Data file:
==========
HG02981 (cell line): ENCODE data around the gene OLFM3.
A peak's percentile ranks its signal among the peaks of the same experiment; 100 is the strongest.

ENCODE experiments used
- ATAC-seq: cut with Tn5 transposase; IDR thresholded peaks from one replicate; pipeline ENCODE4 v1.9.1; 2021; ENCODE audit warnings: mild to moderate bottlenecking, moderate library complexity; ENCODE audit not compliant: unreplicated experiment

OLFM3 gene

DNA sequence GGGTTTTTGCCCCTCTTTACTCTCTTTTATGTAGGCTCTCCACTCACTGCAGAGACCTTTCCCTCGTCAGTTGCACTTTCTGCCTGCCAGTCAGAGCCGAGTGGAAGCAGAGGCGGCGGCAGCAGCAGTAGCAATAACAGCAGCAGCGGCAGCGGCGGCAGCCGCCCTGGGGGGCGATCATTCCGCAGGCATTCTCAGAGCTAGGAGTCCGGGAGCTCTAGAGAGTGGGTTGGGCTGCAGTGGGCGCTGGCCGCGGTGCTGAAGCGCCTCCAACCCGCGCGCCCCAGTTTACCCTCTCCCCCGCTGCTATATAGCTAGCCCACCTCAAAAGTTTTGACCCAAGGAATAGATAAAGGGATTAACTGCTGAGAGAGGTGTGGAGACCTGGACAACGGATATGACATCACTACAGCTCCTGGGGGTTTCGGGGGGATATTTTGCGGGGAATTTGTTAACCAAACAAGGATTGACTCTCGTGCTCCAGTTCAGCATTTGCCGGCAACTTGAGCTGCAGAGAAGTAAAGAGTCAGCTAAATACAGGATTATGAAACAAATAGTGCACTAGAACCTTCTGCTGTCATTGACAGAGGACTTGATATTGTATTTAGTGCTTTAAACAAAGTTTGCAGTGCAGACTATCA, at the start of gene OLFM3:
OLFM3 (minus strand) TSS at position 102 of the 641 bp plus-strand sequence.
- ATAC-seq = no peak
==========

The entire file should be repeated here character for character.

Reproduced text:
HG02981 (cell line): ENCODE data around the gene OLFM3.
A peak's percentile ranks its signal among the peaks of the same experiment; 100 is the strongest.

ENCODE experiments used
- ATAC-seq: cut with Tn5 transposase; IDR thresholded peaks from one replicate; pipeline ENCODE4 v1.9.1; 2021; ENCODE audit warnings: mild to moderate bottlenecking, moderate library complexity; ENCODE audit not compliant: unreplicated experiment

OLFM3 gene

DNA sequence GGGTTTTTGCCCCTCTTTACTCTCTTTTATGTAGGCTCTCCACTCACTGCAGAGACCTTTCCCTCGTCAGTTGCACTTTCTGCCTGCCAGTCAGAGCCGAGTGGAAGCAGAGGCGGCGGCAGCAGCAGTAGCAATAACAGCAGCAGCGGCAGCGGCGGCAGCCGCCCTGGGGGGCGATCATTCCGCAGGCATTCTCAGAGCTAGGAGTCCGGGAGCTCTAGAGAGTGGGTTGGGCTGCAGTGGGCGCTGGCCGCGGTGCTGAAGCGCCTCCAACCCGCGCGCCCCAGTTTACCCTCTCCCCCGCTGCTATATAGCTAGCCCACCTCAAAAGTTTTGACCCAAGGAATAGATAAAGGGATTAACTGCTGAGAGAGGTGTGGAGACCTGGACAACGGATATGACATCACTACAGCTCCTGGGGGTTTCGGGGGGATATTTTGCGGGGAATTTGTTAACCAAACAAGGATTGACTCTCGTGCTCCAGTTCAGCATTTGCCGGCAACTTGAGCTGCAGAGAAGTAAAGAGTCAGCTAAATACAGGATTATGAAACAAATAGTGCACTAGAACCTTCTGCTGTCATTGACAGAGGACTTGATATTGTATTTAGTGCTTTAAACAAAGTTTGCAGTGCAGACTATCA, at the start of gene OLFM3:
OLFM3 (minus strand) TSS at position 102 of the 641 bp plus-strand sequence.
- ATAC-seq = no peak